In Today's Times: Are You Sending Your Kids Off to School for Their Benefit - or Yours?

December 07, 2020

#musesofamom #editorial

This has been the YEAR of COVID, hasn't it? We have had to make adjustments in so many aspects of our lives: home, work, school, events, shopping, and gatherings. Some of us have had to work from home or make tremendous changes in the workplace. Gatherings have, for the most part, been forbidden. Sports arenas stood empty for months. School and colleges dismissed for Spring Break, not knowing that students would not return.   

We have adapted to new ways of living, and technology has been more critical than ever before.  

Teachers have definitely shown their resilience. Already doing more than is expected, this Spring Break, their time was spent quickly adapting technology to transition their classrooms entirely online. 

When schools resumed after an extended Spring Break, I read many posts on social media from moms who despaired over doing school at home. Moms with younger children complained that they couldn't get their child to sit still, or they expressed disbelief of the many worksheets kids needed to complete. Parents were asking for help to teach the new-new math. There was definitely a new appreciation for teachers. 

To be fair, when COVID began, it was a stressful time. Some moms were juggling working from home and schooling, and many moms were still required to work away from home and figure out how to get instruction completed.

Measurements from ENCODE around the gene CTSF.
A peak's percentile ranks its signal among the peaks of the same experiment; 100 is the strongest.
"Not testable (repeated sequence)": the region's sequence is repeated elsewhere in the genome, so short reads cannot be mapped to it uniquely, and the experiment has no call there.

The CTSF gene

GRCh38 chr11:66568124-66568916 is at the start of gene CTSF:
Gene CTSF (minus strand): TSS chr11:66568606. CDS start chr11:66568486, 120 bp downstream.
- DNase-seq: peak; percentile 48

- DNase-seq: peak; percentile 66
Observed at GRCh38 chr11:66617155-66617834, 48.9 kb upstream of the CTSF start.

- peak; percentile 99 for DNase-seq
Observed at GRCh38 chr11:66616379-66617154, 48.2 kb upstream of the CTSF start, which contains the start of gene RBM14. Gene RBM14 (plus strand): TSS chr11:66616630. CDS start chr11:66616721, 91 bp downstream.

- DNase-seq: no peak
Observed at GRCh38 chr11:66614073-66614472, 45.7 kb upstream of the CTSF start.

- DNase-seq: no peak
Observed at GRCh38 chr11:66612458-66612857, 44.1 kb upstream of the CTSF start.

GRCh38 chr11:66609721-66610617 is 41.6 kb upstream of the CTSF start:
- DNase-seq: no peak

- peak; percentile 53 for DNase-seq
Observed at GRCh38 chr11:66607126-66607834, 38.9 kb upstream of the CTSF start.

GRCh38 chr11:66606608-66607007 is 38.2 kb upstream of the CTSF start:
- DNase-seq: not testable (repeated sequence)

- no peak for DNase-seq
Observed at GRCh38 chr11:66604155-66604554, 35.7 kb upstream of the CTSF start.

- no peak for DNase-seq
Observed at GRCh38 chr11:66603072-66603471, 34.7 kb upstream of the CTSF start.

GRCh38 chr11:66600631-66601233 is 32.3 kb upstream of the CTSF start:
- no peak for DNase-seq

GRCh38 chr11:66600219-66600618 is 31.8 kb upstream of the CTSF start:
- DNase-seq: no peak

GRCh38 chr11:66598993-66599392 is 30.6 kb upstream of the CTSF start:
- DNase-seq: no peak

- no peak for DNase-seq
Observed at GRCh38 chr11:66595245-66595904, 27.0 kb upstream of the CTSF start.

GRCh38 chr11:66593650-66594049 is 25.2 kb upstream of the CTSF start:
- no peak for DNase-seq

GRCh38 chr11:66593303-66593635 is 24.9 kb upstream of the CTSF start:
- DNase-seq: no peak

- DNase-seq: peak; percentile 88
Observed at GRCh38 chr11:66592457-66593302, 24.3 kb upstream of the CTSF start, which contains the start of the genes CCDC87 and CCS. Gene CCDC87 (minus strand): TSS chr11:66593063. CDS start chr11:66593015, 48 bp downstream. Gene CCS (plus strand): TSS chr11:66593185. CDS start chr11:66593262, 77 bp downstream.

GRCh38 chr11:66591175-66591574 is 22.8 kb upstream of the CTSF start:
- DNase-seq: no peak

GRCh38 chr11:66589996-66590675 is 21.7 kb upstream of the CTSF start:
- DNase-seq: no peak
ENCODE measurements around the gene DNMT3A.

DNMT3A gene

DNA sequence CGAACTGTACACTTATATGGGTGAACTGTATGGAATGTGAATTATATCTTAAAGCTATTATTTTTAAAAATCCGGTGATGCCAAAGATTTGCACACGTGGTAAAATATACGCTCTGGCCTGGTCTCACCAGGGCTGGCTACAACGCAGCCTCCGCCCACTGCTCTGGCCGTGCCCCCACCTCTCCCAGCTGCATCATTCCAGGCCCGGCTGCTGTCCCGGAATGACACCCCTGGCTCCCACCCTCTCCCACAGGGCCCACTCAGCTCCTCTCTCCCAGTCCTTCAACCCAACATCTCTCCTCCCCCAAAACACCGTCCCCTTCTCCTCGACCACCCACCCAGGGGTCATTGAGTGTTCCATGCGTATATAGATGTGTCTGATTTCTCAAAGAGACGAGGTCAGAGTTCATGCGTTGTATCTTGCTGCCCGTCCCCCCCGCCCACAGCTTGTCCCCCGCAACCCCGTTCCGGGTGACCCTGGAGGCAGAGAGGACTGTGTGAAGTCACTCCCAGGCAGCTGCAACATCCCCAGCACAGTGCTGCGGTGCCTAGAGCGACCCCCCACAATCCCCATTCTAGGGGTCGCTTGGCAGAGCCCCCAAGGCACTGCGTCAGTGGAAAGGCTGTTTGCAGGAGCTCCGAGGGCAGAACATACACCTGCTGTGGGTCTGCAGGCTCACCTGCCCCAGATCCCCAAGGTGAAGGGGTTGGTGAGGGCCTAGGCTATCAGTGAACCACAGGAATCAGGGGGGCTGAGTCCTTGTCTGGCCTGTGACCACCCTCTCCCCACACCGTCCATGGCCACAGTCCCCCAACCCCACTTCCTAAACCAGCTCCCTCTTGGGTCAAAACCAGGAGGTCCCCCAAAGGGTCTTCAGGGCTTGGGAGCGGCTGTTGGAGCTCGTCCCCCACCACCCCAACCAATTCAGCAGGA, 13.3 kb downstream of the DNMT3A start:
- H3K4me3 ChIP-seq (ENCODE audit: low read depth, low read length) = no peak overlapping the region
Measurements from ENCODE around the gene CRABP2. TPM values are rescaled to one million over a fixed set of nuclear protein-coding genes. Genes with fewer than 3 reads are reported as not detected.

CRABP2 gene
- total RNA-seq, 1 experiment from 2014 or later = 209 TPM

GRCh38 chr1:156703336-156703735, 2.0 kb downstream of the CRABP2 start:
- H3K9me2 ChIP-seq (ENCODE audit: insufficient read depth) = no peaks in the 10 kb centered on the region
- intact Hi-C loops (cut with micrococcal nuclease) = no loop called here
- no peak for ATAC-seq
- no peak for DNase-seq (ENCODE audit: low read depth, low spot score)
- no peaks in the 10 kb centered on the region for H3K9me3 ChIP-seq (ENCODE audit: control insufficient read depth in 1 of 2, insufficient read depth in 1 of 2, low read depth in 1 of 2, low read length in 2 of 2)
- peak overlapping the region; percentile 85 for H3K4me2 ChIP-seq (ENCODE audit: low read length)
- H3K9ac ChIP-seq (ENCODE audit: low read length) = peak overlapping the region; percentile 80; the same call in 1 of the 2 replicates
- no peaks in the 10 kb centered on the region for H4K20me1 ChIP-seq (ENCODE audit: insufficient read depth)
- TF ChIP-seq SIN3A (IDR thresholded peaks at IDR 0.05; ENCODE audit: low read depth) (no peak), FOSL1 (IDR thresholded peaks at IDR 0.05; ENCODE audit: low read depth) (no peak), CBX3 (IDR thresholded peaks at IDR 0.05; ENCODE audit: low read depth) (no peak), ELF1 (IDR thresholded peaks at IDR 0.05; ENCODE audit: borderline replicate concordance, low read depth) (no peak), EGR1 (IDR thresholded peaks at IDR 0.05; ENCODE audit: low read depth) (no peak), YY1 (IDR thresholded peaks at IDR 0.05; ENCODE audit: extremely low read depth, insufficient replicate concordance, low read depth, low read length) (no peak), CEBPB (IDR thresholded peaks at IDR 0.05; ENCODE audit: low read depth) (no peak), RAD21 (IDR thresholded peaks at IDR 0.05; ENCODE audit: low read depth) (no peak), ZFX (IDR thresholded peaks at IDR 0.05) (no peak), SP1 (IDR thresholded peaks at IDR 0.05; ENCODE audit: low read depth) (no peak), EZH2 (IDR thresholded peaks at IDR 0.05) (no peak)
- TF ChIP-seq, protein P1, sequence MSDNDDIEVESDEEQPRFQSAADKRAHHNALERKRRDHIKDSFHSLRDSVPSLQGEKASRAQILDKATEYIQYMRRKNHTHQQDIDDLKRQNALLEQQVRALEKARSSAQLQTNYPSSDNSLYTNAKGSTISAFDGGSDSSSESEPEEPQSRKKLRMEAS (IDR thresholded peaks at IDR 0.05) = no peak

But disheartening were the videos on social media where stay-at-home moms grumbled not only about having to school at home but that they couldn't handle all the time they had to spend with their kids.

Um, what? Then what is being a mom all about?  What is our roles as moms if not for parenting and enjoying our children? 

Watching these videos made me wonder if moms saw school merely as childcare in exchange for their own independence. It's almost as if it is expected that the classroom teachers make up the extra parenting eight hours every day.

It cannot be a positive message to kids if they hear their parents tell others how they would rather send them off to school.

Are moms sending their kids off to school for their benefit, or the moms? 

Again, to be fair, in many households where both parents must work, this is the necessary solution. But others saw COVID as an opportunity to explore new educational options for their kids. With in-person school resuming, requests could be made to still learn at home. Online schools filled up quickly as many families enrolled in programs to completely transition their kids away from in-person school. They saw the hidden blessing with COVID: schooling at home was beneficial. It could be the opportune time to remove their child from a toxic social atmosphere or the philosophies taught in public schools in addition to keeping them healthy.

This is not a slight against the public school system. This is the chosen, preferred, or necessary option for many parents.

But to the stay-at-home moms who couldn't wait to send their kids back to school, wouldn't now be the time to also evaluate if the current form of education is really right for their children? Is sending them off to school the best option?  Would doing school at home be a better choice for a short time? And most importantly, what other investments are being made in their kids' education if they aren't learning from home?

Or are kids being sent the message that mom (or dad) has better things to do than to spend time with them?

While there were fun videos about surviving schooling and kids at home, I was disappointed at the moms who voiced that spending time with their kids a chore. After school ended for summer, they asserted that they could never, ever homeschool.